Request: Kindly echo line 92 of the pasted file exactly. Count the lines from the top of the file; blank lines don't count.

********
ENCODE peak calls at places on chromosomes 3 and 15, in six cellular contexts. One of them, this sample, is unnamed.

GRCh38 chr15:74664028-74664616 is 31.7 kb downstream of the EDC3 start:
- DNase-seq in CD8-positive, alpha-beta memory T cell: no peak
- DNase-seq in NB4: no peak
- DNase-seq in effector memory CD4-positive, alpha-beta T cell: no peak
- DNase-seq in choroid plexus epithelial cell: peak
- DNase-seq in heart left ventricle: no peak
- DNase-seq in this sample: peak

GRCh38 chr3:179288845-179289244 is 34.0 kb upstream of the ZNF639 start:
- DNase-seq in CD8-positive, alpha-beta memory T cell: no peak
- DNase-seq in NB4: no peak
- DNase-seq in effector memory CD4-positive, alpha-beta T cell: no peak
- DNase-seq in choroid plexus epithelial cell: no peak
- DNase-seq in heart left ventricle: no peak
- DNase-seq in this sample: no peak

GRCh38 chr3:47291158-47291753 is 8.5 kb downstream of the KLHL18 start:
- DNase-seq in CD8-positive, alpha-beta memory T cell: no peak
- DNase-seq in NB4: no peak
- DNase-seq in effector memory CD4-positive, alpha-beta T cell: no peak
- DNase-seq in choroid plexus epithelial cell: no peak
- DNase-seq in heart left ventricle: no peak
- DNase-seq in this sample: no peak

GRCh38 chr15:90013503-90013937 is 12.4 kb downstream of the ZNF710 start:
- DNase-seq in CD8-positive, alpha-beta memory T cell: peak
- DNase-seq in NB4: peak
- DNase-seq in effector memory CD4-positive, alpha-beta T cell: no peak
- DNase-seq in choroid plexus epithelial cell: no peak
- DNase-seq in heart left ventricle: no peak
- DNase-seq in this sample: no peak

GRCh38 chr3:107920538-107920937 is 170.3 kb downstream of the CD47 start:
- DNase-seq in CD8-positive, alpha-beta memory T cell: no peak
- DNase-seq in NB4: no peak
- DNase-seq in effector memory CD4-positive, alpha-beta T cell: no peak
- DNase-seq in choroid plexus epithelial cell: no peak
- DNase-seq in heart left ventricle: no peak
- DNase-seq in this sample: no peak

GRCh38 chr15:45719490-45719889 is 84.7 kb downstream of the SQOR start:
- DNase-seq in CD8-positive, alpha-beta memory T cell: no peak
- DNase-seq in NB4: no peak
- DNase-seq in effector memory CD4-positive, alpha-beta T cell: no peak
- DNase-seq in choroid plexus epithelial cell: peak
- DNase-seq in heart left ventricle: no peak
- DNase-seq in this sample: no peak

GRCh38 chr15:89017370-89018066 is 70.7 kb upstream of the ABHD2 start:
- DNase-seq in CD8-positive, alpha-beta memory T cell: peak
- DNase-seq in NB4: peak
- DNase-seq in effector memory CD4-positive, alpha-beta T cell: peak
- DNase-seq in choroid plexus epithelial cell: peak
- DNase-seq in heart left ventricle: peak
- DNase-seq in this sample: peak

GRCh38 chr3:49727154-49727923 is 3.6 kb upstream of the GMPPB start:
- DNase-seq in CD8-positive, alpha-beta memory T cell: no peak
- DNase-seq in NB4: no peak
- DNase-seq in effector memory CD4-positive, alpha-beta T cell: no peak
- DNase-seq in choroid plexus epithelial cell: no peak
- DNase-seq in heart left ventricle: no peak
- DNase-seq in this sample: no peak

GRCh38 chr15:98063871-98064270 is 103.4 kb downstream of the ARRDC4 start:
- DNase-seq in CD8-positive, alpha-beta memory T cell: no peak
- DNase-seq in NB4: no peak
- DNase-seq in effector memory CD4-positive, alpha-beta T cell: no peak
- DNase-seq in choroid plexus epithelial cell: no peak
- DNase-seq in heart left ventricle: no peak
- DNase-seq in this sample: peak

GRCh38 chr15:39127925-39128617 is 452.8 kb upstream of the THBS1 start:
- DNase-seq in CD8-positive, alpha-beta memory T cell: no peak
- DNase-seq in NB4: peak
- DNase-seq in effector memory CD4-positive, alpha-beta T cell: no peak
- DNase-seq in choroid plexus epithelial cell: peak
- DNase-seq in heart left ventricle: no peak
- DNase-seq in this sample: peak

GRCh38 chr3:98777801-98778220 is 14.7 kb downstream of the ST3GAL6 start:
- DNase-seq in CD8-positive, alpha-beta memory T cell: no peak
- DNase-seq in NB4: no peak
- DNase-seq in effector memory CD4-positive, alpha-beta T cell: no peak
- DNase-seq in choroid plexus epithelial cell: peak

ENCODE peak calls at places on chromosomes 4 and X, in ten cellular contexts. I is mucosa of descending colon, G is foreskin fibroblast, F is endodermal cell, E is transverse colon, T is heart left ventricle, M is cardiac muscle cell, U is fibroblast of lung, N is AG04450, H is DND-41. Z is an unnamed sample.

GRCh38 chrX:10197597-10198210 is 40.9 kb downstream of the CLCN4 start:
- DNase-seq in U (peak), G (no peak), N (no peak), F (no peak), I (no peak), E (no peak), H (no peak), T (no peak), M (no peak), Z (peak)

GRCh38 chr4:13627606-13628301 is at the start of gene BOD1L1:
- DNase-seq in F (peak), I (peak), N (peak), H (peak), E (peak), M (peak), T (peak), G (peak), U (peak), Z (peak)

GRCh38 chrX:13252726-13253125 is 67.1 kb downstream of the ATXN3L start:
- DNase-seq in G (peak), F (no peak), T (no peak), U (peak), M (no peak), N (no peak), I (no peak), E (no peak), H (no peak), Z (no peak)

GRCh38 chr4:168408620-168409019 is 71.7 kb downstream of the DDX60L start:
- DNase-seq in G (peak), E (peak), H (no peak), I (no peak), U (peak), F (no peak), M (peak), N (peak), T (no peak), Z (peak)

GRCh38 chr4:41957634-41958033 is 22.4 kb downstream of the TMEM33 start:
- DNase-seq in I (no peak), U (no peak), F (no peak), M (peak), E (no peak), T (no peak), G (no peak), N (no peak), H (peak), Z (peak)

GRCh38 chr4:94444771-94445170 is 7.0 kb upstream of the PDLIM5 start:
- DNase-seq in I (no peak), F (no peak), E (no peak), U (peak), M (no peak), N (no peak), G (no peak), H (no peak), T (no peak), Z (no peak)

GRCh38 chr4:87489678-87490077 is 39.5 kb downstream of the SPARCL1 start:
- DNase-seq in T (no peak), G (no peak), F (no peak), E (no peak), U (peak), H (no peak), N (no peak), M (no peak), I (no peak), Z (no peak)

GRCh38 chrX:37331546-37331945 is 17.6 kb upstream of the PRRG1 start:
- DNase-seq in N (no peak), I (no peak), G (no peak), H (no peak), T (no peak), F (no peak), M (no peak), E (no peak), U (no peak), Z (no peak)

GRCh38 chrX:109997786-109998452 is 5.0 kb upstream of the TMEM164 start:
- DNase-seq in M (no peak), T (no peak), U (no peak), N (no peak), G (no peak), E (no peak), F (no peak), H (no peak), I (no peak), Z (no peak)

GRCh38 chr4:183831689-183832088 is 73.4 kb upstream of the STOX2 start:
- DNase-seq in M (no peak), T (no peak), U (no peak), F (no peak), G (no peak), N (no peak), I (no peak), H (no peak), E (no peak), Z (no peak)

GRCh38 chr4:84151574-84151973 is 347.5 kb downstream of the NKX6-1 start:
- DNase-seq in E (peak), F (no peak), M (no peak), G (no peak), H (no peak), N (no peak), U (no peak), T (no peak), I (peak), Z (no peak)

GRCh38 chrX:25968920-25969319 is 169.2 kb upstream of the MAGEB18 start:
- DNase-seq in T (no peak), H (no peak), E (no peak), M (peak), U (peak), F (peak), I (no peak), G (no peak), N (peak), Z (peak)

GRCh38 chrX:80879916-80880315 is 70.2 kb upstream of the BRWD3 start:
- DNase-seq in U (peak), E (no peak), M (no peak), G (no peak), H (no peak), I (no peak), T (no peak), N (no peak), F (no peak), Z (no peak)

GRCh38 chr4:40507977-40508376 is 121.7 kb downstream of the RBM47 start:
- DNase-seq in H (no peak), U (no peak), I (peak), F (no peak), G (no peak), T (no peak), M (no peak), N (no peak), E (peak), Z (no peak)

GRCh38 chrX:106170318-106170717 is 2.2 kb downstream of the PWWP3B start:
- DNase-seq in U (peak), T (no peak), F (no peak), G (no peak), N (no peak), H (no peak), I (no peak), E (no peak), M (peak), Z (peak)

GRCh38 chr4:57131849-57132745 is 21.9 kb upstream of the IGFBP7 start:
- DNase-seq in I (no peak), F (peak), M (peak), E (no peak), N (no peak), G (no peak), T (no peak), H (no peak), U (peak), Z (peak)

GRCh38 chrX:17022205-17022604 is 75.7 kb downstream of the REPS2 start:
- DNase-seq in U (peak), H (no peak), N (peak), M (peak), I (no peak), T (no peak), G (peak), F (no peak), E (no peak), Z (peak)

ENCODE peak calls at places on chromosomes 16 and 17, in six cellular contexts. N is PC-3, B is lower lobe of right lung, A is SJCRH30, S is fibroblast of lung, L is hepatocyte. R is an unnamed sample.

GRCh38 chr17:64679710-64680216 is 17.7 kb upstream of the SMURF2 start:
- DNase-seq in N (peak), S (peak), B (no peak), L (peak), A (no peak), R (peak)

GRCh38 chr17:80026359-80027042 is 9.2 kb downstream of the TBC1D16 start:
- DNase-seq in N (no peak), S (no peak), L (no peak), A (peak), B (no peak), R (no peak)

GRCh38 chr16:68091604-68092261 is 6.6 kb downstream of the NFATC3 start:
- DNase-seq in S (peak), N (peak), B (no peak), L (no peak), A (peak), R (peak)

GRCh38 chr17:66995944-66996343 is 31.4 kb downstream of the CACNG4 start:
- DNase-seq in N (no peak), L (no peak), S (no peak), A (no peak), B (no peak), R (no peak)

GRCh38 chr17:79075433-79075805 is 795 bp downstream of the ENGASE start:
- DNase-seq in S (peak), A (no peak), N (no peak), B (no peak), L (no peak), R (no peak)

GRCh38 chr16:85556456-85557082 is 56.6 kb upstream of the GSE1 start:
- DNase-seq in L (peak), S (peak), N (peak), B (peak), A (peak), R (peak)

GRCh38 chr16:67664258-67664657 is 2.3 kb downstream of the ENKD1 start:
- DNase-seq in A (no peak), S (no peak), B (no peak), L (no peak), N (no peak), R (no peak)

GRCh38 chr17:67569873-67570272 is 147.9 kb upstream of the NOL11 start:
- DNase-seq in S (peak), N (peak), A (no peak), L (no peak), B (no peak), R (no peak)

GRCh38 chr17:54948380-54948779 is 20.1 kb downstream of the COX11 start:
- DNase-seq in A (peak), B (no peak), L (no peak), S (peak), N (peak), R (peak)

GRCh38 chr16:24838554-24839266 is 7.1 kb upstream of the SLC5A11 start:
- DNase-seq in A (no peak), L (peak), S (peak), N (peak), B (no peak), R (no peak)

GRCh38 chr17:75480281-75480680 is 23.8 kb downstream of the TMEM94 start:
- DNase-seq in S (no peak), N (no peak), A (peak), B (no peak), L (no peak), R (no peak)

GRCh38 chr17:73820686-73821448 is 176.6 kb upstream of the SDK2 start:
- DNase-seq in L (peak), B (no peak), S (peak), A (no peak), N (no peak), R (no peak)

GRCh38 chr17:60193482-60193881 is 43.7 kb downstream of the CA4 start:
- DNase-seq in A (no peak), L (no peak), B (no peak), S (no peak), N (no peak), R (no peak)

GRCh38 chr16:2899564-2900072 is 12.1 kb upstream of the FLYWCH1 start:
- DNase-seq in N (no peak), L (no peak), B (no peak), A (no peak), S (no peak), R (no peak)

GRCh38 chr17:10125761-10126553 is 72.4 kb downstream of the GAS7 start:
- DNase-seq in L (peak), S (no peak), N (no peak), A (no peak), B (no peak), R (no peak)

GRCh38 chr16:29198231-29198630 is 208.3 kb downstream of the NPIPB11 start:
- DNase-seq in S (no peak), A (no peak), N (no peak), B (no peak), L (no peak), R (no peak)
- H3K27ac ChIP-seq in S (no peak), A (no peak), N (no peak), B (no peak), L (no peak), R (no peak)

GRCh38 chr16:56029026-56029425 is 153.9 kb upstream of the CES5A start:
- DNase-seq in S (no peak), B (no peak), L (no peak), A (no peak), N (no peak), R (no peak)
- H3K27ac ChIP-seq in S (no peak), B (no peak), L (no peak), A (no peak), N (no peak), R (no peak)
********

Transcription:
GRCh38 chrX:37331546-37331945 is 17.6 kb upstream of the PRRG1 start: